Vegetable prices surge as last year’s typhoon and bad weather catch up to supermarkets

by

Staff Writer

Lovers of nabe may want to consider substituting Chinese cabbage with bean sprouts this winter when cooking up Japan’s favorite hot pot dish.

Last fall’s typhoon and prolonged cold weather stunted vegetable growth, causing prices for some seasonal produce to surge.

In the last week of December, retail prices for lettuce, cabbage, hakusai (Chinese cabbage) and daikon (radish) doubled compared with the average price for the same period over the past five years, figures released by the farm ministry showed this week.

Based on door-to-door surveys of 470 grocery stores in all 47 prefectures, the farm ministry said the average price for a kilogram of lettuce climbed 2.4 times to ¥1,230 during the week. Cabbage surged 2.1 times to ¥326, while daikon and hakusai doubled to ¥269 and ¥285, respectively.

The upswing in winter vegetables was attributed to Typhoon Lan, the 21st typhoon of the season. Lan struck in October, bringing torrential rain that triggered landslides and other disasters. This was followed by chilly temperatures in November that, coupled with long periods of precipitation, also hurt crop yields, a farm ministry official said Friday, projecting prices would remain high throughout January.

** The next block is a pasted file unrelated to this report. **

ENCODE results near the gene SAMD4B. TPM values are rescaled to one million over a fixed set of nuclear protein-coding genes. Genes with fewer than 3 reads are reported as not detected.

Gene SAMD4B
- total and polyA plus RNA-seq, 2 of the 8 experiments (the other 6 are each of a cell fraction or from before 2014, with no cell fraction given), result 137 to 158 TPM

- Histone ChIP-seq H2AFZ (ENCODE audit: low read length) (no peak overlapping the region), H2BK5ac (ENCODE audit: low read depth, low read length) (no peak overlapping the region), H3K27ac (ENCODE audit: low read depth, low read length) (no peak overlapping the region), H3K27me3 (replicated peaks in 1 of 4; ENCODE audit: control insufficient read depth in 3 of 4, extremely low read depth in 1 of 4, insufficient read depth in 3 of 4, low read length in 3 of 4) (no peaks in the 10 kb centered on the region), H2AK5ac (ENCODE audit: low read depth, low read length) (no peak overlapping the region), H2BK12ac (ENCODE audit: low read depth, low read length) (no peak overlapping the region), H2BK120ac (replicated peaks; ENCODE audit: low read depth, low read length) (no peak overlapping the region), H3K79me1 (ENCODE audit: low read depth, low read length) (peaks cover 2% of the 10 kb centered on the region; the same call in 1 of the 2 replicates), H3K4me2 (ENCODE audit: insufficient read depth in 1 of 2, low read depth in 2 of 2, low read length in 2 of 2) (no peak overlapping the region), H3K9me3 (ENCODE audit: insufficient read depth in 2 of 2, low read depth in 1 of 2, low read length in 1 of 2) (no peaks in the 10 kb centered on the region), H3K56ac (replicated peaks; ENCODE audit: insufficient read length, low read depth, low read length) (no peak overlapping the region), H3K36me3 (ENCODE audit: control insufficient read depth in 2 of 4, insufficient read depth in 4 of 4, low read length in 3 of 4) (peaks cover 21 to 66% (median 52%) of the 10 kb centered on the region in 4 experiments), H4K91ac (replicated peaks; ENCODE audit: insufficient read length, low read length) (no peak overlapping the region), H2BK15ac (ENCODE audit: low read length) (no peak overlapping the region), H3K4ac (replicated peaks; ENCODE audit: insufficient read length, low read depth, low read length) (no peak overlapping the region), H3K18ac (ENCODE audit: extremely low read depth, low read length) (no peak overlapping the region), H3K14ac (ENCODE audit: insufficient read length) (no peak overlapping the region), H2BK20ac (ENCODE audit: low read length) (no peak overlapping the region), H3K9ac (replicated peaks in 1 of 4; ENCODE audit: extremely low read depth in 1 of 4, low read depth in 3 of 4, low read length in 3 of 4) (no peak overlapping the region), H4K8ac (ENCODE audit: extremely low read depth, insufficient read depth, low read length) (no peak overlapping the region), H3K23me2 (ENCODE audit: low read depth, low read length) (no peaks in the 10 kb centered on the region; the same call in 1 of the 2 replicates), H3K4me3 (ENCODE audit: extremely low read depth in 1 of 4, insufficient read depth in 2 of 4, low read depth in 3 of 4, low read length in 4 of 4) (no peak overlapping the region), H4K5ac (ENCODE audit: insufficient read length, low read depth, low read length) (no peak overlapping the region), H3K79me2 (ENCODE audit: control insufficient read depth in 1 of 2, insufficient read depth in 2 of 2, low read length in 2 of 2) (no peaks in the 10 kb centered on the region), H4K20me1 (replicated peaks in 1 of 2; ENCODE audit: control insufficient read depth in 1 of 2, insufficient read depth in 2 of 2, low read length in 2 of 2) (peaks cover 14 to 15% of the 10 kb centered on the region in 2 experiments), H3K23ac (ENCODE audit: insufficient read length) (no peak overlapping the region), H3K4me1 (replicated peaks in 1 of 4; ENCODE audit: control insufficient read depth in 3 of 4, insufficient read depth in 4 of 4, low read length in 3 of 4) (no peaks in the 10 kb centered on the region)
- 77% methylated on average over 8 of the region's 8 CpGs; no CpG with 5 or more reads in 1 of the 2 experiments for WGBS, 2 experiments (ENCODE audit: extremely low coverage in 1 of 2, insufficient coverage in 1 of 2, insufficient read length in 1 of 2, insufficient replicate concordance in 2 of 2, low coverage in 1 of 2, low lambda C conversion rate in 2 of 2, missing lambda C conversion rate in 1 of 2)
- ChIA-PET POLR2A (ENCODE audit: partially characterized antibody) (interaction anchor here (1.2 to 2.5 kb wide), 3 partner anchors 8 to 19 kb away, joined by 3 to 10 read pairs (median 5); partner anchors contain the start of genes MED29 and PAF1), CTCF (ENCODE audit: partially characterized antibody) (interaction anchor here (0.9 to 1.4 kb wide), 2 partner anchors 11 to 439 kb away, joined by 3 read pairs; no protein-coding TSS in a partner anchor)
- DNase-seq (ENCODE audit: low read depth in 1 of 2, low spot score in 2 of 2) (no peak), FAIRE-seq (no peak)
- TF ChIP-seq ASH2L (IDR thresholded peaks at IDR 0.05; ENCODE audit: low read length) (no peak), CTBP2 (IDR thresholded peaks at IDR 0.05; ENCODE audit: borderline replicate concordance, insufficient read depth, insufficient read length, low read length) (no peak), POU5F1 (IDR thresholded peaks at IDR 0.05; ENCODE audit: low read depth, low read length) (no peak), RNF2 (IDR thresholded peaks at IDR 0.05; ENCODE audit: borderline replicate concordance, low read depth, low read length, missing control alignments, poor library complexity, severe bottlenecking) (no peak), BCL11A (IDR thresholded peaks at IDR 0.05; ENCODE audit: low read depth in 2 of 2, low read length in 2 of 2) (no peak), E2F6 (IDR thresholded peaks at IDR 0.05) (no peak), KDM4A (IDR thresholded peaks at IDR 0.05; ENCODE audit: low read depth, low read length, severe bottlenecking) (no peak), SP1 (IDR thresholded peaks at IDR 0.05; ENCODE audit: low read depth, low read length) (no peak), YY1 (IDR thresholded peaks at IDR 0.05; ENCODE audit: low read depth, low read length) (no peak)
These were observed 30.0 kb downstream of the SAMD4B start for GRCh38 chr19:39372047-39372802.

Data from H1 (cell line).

“Prices, however, will likely come back down in February and March when new shipments of produce unaffected by the weather begin to arrive,” he said.

That could happen quicker for some vegetables.

An official at JA Shizuoka Keizairen, the Shizuoka Prefecture branch of the Japan Agricultural Cooperatives, said shipments of lettuce are expected around Jan. 20.

Lan also hurt the daikon crop from coastal farms in Chiba Prefecture, which suffered from saltwater damage, reducing December’s shipments by around 20 percent compared with an average year, an official of JA Zennoh Chiba said.

“But farmers have been planting new seeds — we expect shipments to return to normal in February and March,” he said.

At a Maruetsu Petit supermarket in Tokyo’s Taito Ward, quartered chunks of hakusai are on sale for ¥198. A staffer at the store said these usually cost between ¥78 and ¥98 — less than half the current price.

Selling smaller portions is a way to make vegetables appear more affordable, he said.

“But there isn’t much else we can do.”